At San Diego Comic-Con in 2004, the first episode of Lost premiered. That was 10 years ago this weekend. To commemorate the 10-year anniversary of the show’s broadcast premiere, which was September 22, 2004, ABC’s Comic-Con booth presented a special video. It features showrunners Carton Cuse and Damon Lindelof, as well as a bunch of highlights from the show’s run.
There was a panel discussion about Lost at PaleyFest for the 10th anniversary of the premiere of the show. During the discussion, some great questions were asked, and we finally have some solid answers to questions people were asking at the end of the show. They haven’t given us all of the answers, but I remember discussing some of these the very night that the show aired its’ series finale. Here are some of the answers from executive producers Damon Lindelof and Carlton Cuse. You can also follow the link below to the rest of the story, for more answers. I’ve just collected a few of my favorites here.
Wasn’t Jack supposed to die in the pilot?
DAMON LINDELOF: Yes. The idea was to cast an actor and have them on all the billboards, and say that he was going to be the star of the show and do all of the press for the show, and then, we were going to kill him in the pilot. You could never pull that off now, in 2014, but in 2004, the spoiler culture is not what it is now, so we could have pulled it off. There were executives at ABC who said that the audience would really start to care about the character, so if we killed them in the pilot, they would never trust us again and they would never form emotional bonds with other characters because we broke that trust. It ended up being a great note.
They were not dead the entire time, right?
CARLTON CUSE: No! They were not dead the entire time. ABC thought it would be great to have a buffer between when the show ends and when we go into the first commercial, so that it didn’t just slam into a Clorox ad. They asked if we had any footage that they could quietly play, but we didn’t just go shoot random footage for the show. We went through our archives, but there wasn’t a lot of shots. We had put the plane on the beach in the first year of the show, but then we had to take it off of the beach because the tides on the North Shore in Hawaii change dramatically and the plane was in danger of getting washed away in the winter. So, before we took it away, we took some shots of the plane wreckage and we thought, “Let’s just put those at the end of the show, and it will be that little buffer before we go to commercial.” And then, when people saw the shots of the plane and there were no people there, that exacerbated the problem.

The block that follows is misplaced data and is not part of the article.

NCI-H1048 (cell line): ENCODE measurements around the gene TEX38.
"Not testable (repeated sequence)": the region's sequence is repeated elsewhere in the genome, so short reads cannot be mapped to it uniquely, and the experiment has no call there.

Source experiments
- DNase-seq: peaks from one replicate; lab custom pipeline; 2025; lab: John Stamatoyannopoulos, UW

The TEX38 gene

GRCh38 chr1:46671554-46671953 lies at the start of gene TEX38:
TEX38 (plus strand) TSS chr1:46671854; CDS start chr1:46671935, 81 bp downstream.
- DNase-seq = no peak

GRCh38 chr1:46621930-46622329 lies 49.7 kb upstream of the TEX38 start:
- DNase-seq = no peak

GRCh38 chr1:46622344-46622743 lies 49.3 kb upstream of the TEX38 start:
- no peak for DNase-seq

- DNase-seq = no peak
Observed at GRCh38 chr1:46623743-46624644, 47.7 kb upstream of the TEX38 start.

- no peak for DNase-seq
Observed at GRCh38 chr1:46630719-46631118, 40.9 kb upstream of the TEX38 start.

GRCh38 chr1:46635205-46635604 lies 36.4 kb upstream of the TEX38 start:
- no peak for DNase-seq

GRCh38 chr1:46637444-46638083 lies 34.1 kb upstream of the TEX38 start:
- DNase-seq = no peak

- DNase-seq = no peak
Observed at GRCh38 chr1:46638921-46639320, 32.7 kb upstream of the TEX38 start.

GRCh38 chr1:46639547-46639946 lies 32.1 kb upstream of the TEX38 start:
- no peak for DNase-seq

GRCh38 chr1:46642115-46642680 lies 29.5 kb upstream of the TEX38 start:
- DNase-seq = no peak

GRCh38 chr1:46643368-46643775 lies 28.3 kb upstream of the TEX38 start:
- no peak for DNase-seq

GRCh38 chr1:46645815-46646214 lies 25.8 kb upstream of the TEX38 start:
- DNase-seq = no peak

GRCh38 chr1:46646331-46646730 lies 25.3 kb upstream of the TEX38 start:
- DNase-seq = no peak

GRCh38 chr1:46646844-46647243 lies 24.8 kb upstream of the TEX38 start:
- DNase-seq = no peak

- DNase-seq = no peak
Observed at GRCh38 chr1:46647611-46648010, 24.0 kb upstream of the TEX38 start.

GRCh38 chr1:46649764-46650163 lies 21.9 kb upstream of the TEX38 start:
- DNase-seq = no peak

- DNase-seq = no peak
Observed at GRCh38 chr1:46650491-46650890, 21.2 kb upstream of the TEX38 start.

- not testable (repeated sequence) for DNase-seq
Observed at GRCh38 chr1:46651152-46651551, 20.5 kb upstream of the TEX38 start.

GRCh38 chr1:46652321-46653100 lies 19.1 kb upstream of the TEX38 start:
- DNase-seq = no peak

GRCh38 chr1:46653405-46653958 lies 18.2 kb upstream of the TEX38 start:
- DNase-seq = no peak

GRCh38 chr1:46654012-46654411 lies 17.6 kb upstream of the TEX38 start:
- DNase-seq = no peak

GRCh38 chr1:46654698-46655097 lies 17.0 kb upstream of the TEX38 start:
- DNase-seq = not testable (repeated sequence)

How did you come to the conclusion that these characters all met in the afterlife?
CARLTON CUSE: Very early on, we had decided that Lost was a show about people that were on an island in the middle of nowhere, but really it’s metaphorically a show about people who are lost in their lives and who are seeking redemption, and who are looking for meaning and purpose. The more we started talking about the ending, the more it became clear to us that the ending really had to be a spiritual one that talked about these characters’ journey and destiny. It was not a single conversation or a single idea. It was a series of long discussions. Damon and I would have long discourses about the nature of the show, about the characters, about spirituality, what all of our journeys mean, how we’re all here to lift each other up, in our lives. We wanted the show to reflect out own personal beliefs, desires, hopes and dreams, really.
DAMON LINDELOF: In the ongoing conversation with the audience, there was a very early perception, even as soon as the pilot, that Lost was some sort of purgatory. And we were always out there saying, “It’s not purgatory. All of these things are actually happening. These people are on this island. They’re going through this experience. This is real. We’re not going to Sixth Sense you.” But at the same time, the audience was perceiving that, and we felt it, too. There was the idea that the show had to be meta, in this way. Writers have a tendency to get very pretentious when we’re amongst ourselves, and we started saying, “Obviously, there are all these mysteries that are surrounding the show. Wouldn’t it be great, if in the final episode of Lost, we could try to answer a mystery that the show never asked, like what’s the meaning of life and what happens when you die?” That conversation started in the space between Seasons 3 and 4, as we were plotting out the end game. We knew that Season 4 was going to be flash-forwards, and that in Season 5, the island was going to be moving and shifting around in time, and it was going to be a wild card season. But, we didn’t know what we were going to do in Season 6. We were out of flashbacks, and we’d run dry on flash-forwards, and we wanted to be living in present time. So, we had the idea to Trojan horse a paradoxical time travel story, based on the fact that Juliet hits this bomb and resets a world where Oceanic 815 never crashes, but in fact, it was going to be this afterlife parable. We all got very, very excited about it, and just engaged.
Star Trek Into Darkness screenwriter Damon Lindelof has apologized for the scene, which was extremely gratuitous and unnecessary.
He said, “I copped to the fact that we should have done a better job of not being gratuitous in our representation of a barely clothed actress. We also had Kirk shirtless in underpants in both movies. Do not want to make light of something that some construe as misogynistic. What I’m saying is I hear you, I take responsibility and will be more mindful in the future.”